China stymies 'experiments' aimed at whipping up housing market frenzy in many cities facing budget squeeze

By Iris Ouyang / | June 2, 2020 2:54 PM SGT
Homebuyers in China are facing more policy flip-flops, as Beijing frowns on attempts by local governments in at least a dozen cities to whip up a property market frenzy, bolster land sales and jump-start growth.
Wuwei, a city of about 1 million people in the eastern Anhui province, issued new policies on May 20, including allowing owners to resell their properties without complying with a minimum two-year holding period.
The measures were aimed at energising a "healthy development of the construction and real estate sectors to tackle the coronavirus pandemic" and bolster its fiscal budget. By May 23, they had been taken down from the local government website.
"Local governments continue to test the water for fast recovery of the property market under high fiscal pressure," said Zhang Bo, chief analyst at 58 Anjuke Real Estate Research Institute, a Shanghai-based property research firm. "The central government does not want to see such short-term" spurious measures to ensure stable prices, he added.
Prices of land for residential use in 100 major cities jumped 12.3 per cent in the first four months from a year earlier, according to E-house China Research and Development Institute. Sales on acreage basis have almost doubled during the period, despite more than a month of industry shutdown due to the pandemic.
The case in Wuwei mirrors other swift about-turns " some within 24 hours " in at least 11 cities across the country since late February, according to analysts and media reports compiled by the South China Morning Post. They included Guangzhou, tier-2 city Jinan and many smaller cities, such as Zhumadian in the central Henan province and Jingzhou in Hubei province.
Most of the policies attempted to lower down payments or mortgage rates, or to reduce the time restrictions for a house to be placed on the secondary market. Others included allowing residents to buy more houses than allowed previously.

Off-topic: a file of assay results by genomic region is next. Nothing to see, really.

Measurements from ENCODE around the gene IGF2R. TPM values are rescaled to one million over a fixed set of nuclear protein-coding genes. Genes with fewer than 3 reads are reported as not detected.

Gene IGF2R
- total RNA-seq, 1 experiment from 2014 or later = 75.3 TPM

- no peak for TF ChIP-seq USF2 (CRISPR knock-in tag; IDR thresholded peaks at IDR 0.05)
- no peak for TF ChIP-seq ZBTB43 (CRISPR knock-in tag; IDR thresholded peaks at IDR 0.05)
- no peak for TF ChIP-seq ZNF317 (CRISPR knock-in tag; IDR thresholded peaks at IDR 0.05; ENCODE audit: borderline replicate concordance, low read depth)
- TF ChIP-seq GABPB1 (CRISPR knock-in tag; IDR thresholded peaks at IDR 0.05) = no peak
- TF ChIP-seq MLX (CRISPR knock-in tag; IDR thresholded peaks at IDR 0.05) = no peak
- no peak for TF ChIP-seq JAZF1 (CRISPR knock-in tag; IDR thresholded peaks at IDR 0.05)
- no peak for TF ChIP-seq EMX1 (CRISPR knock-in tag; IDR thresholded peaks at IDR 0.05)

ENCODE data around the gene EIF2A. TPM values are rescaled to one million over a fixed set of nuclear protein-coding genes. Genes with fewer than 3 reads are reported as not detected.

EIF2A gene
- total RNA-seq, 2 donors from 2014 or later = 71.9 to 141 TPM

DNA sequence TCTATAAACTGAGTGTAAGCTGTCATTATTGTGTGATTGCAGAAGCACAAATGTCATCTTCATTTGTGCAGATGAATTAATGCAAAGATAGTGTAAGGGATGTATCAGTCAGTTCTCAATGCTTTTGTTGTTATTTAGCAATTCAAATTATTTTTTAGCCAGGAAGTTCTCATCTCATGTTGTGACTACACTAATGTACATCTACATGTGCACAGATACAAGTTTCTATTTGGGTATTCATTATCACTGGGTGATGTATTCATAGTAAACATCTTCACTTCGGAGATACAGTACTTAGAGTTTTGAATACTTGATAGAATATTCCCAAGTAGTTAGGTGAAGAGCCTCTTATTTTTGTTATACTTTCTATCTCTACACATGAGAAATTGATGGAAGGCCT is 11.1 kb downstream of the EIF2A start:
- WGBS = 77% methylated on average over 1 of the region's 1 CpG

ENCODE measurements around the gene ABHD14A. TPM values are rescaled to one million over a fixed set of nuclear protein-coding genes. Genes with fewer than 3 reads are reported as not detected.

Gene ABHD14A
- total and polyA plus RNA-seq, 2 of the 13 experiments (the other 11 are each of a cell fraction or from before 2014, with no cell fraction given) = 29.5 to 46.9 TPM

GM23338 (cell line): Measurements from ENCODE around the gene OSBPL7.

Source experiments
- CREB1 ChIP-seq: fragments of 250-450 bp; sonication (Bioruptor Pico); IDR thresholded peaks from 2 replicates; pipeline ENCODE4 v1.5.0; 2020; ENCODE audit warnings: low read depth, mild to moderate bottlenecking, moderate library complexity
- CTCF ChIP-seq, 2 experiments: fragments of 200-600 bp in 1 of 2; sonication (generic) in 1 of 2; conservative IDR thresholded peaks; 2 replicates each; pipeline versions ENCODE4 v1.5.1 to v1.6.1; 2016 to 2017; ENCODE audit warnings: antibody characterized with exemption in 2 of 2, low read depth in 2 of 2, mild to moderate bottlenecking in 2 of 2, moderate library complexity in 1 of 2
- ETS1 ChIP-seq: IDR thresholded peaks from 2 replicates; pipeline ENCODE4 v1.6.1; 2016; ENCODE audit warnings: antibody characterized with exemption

Many local governments are eager to tweak ground-level policies to raise funds for infrastructure projects, as directed by the central government, to rejuvenate the economy, after it posted its slowest expansion in the last quarter since the Mao era.
Land sales are a major, and the quickest, source of revenue generation for most local governments.
But Beijing has reiterated calls to rein in speculation in the property market on its way out of the Covid-19 pandemic, and especially during the ongoing National People's Congress.
As such, more policy reversals are in store, experts said. Some cities, especially lower tier ones, are experiencing weak sales and will have room for loosening market restrictions. Others may not have such an advantage, according to E-house.
Property inventory in 100 major cities rose for the first time this year in April, rising 2 per cent from March, according to E-house, as local governments issued faster sale permits to developers. It will take about 13.1 months on average to clear the unsold stock, the institute said.
"The central government has emphasised that houses are for living and not for speculation," said Yang Hongxu, the deputy head of E-house. "It will be hard for local governments to break the bottom line."
This article originally appeared in the South China Morning Post (SCMP), the most authoritative voice reporting on China and Asia for more than a century. For more SCMP stories, please explore the SCMP app or visit the SCMP's Facebook and Twitter pages. Copyright © 2020 South China Morning Post Publishers Ltd. All rights reserved.
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